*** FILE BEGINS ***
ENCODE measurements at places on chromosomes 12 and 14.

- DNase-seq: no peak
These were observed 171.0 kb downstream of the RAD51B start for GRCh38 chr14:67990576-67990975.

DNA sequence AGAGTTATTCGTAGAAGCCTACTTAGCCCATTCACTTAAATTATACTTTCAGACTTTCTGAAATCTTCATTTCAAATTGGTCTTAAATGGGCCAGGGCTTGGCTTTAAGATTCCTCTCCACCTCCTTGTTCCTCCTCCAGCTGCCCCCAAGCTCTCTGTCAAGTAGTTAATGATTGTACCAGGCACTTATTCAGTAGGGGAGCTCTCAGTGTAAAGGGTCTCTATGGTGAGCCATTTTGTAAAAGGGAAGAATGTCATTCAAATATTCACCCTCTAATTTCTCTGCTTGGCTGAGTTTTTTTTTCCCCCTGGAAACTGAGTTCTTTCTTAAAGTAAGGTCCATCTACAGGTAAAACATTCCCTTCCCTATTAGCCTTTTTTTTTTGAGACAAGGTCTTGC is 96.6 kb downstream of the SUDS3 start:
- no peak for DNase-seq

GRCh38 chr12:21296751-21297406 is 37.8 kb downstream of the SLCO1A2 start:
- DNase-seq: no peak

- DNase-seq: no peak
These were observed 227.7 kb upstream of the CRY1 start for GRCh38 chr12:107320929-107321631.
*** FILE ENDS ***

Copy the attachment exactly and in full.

ENCODE measurements at places on chromosomes 12 and 14.

- DNase-seq: no peak
These were observed 171.0 kb downstream of the RAD51B start for GRCh38 chr14:67990576-67990975.

DNA sequence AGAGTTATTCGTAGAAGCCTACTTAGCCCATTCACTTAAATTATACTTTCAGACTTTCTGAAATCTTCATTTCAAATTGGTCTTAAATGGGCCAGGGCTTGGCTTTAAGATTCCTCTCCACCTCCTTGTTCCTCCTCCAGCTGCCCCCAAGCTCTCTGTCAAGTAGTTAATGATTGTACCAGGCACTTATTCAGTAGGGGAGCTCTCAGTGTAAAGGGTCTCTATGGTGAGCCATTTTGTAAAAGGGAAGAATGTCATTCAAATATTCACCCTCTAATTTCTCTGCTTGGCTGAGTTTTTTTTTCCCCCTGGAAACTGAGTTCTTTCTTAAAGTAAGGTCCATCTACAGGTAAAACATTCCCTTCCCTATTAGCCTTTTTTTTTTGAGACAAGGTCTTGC is 96.6 kb downstream of the SUDS3 start:
- no peak for DNase-seq

GRCh38 chr12:21296751-21297406 is 37.8 kb downstream of the SLCO1A2 start:
- DNase-seq: no peak

- DNase-seq: no peak
These were observed 227.7 kb upstream of the CRY1 start for GRCh38 chr12:107320929-107321631.